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designing cake shop/bakery kitchen

Dessert

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#1 DragonflyDesserts

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Posted 09 January 2007 - 06:04 PM

I have the wonderful oportunity to move out of our current location (which I do love and is our little coffee/house cake shop baby) in our 2000 pop. town into our nearby city of 250,000. I opened a coffee house, with the main purpose of having an outlet and kitchen for my cake business. Through some incredible circumstances, I get to move that business and put my input into the design of the coffee house bar and more importantly, the kitchen. I have a 15' x 46' space to work with. Not incredibly huge, but much bigger than we have now. The location is right next to our University so along with the specialty cakes and wedding cakes, I plan to incorporate fun stuff like cupcakes and some healthy alternatives. I have no professional training, so setting up a kitchen is a little overwhelming and since space is tight, I want to make sure it is used well. I guess, I'd really like to see pics of your work spaces. I've done internet searches and cannot find any.

Also, I've heard there is a convection oven that works better for cakes....can you help me with that?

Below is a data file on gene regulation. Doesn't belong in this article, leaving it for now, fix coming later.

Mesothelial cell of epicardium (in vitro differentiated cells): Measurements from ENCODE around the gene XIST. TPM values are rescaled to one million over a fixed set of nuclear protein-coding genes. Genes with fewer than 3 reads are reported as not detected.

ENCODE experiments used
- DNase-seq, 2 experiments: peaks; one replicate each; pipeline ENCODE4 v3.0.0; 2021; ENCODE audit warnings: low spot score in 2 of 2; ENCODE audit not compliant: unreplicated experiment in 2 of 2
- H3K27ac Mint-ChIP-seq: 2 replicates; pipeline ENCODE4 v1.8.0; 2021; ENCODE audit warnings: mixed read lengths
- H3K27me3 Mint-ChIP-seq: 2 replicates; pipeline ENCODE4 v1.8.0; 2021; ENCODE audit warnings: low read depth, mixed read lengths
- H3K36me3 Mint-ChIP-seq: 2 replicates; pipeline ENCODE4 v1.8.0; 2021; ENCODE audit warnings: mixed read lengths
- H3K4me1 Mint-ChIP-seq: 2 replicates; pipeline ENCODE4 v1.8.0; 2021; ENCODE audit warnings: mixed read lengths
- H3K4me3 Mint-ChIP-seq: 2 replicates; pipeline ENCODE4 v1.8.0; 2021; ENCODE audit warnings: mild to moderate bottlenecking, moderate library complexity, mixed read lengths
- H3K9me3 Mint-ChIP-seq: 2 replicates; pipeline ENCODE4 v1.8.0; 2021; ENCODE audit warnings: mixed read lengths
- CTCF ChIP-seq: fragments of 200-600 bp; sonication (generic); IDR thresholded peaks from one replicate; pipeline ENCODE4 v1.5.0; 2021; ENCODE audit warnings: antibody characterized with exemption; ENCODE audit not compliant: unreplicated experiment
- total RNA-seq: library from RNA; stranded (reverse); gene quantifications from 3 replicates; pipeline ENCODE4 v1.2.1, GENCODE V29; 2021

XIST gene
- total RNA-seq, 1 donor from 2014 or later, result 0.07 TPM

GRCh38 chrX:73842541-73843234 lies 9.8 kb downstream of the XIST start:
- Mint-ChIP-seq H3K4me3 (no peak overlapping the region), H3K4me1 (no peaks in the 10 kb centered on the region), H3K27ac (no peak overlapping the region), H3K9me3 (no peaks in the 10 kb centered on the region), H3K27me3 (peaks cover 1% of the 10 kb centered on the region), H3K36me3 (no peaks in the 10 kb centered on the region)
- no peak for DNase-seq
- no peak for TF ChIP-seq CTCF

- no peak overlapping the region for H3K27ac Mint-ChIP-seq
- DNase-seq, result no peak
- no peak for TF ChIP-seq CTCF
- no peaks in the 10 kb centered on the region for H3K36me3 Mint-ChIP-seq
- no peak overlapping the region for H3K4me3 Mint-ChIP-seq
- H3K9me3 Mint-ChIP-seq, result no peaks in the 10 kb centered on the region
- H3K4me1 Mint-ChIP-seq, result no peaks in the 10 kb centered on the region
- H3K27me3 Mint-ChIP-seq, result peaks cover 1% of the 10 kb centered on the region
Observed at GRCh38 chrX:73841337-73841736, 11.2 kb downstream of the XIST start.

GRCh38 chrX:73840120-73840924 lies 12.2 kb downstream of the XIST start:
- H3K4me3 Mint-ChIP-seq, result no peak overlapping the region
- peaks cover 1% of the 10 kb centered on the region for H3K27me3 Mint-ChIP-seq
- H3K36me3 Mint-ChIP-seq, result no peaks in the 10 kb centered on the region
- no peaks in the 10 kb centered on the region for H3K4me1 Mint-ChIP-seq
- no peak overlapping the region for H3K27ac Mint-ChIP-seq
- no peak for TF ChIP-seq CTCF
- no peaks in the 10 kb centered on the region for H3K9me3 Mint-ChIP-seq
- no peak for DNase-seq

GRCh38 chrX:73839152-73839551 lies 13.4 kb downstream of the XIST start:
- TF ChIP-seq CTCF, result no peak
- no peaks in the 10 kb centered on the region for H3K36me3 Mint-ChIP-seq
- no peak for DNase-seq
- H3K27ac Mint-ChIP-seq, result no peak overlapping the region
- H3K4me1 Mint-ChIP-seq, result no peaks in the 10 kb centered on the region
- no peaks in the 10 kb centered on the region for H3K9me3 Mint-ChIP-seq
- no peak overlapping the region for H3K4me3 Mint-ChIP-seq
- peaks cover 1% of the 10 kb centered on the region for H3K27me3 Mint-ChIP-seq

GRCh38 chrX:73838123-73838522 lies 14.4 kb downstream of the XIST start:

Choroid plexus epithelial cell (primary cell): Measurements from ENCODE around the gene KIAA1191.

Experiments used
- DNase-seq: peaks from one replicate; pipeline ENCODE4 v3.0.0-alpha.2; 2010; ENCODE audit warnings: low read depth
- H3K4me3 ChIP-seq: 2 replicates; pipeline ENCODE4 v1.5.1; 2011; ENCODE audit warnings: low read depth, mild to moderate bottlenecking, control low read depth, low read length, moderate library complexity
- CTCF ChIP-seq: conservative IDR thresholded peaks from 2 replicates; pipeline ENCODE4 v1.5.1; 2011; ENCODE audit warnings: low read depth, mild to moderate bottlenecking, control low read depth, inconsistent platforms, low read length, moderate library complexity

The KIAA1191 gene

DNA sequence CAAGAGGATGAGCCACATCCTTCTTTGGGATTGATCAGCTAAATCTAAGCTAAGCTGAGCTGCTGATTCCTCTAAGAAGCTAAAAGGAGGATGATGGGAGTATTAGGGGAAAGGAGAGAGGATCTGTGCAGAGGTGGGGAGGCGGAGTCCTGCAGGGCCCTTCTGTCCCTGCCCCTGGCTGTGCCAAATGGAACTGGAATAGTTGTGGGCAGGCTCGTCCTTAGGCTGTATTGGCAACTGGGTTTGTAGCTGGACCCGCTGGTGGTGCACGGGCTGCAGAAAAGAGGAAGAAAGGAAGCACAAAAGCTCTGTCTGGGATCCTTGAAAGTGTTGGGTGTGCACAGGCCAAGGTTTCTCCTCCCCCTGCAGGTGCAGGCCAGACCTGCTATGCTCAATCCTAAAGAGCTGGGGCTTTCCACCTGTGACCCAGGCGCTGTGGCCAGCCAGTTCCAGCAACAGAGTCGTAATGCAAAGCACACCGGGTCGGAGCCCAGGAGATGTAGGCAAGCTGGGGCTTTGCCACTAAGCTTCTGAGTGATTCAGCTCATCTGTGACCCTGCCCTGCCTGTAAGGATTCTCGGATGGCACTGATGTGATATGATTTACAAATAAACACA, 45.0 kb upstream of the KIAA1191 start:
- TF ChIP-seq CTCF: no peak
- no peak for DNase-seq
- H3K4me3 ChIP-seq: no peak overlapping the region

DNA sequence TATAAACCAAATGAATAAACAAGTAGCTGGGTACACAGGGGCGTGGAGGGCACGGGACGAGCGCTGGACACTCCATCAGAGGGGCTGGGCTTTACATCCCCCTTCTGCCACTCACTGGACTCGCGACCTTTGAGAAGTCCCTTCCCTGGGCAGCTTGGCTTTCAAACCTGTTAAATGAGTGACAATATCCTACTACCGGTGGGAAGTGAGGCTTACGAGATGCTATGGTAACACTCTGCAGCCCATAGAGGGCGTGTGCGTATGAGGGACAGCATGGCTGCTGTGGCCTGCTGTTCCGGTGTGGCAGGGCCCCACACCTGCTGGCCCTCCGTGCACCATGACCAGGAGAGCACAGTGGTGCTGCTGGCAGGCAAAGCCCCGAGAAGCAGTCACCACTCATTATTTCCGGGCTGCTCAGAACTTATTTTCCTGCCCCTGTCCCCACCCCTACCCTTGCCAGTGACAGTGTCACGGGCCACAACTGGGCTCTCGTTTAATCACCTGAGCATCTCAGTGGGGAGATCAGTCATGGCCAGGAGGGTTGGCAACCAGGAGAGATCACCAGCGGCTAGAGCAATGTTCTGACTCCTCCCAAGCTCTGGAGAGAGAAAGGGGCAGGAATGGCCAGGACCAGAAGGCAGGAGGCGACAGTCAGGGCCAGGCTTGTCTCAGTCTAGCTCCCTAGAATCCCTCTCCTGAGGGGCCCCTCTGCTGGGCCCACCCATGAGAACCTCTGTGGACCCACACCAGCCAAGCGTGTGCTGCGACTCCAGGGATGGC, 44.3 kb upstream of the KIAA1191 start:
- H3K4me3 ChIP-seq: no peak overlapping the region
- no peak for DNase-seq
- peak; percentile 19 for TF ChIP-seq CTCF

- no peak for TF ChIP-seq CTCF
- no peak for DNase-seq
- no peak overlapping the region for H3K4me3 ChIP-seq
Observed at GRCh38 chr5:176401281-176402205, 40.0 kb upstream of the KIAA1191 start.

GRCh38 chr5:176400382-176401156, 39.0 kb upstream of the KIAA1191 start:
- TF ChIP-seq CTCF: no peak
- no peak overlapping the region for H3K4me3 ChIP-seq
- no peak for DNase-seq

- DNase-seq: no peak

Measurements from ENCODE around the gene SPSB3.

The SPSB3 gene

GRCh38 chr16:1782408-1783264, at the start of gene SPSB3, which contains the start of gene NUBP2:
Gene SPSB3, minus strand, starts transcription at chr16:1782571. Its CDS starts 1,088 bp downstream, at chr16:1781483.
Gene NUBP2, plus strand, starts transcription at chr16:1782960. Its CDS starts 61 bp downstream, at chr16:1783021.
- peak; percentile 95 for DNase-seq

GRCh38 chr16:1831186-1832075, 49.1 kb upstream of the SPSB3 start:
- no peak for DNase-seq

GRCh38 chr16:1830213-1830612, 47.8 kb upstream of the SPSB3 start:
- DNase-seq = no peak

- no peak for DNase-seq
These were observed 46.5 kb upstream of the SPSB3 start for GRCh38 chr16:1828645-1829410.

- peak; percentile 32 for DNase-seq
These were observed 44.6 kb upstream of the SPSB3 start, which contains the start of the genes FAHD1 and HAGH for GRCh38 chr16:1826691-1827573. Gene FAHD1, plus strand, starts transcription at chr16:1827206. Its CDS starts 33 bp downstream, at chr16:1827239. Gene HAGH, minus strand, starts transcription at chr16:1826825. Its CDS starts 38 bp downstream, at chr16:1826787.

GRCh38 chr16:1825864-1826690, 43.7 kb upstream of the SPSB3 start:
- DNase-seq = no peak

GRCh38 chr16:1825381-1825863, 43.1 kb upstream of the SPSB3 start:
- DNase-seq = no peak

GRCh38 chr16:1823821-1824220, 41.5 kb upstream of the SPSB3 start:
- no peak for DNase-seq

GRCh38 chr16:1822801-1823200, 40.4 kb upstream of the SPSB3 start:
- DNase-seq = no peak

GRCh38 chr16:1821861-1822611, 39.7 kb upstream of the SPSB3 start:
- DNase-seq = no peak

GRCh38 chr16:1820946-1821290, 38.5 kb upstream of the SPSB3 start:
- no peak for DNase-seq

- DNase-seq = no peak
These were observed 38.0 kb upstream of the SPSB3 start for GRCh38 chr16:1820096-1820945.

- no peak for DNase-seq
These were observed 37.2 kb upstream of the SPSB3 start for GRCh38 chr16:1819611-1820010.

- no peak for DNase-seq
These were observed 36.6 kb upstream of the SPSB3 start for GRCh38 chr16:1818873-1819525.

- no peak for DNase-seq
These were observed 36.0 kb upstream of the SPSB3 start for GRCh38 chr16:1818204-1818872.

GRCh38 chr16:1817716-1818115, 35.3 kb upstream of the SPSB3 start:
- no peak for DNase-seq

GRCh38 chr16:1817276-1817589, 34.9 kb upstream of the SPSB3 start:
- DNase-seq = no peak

Thanks for your great input!!!
Cheryl Brown
Dragonfly Desserts

#2 etalanian

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Posted 10 January 2007 - 06:04 AM

Congratulations and best wishes!

There is a nice little shop near my home that sells cakes, cookies, pies, tarts, brownies, etc., and is in about the same space as you will have. Seems to be plenty of space for her to bake, sell, and have some tables. She also serves soup, salad, and sandwiches at lunch.

I haven't been in the commercial end for a few years, so I don't know about the convection oven you're talking about, but you will need a large refrigerator, at least a 20-quart mixer, regulation sinks, stainless steel work table(s), one or two rolling racks, and ingredient storage space. A freezer is nice to have so you can bake several of the same flavor cake layers at one time for wedding cakes or special orders, or if there is a special price on butter from your supplier. All of this equipment is available second hand, in very good condition.

When I had my bakery I used a full rolling rack convection oven. If you aren't familiar with them, they come with special rolling racks that have heat-resistant wheels. You slide baking sheets onto the racks and roll the racks into the oven; the racks hook onto a device that turns the rack 360 degrees continuously as the baking occurs. Very nice to have if you are doing any kind of quantity. You can bake cakes this way, as well as cookies, brownies, cupcakes, or anything else you want to bake. But you would use this for large-quantity baking.

What kind of volume are you talking about? Will you be providing wholesale product to other businesses in the area? Try to anticipate what you will be doing so you buy equipment that will handle the volume.

Good luck!

Eileen
Eileen Talanian
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#3 K8memphis

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Posted 10 January 2007 - 06:55 AM

A lot of folks use the Deluxe ovens, they are located in Florida.
Earlenescakes.com has photos of her shop.
But designing your shop is just as Eileen says. And it
will be unique to your floorplan. There's probably
only a few places where a sink can go, an oven can go. Then
plan around that. Do you have a contractor?

Oh ok, here's some random ideas. Your decorating area
will want the best light, natural light if possible. I mean there's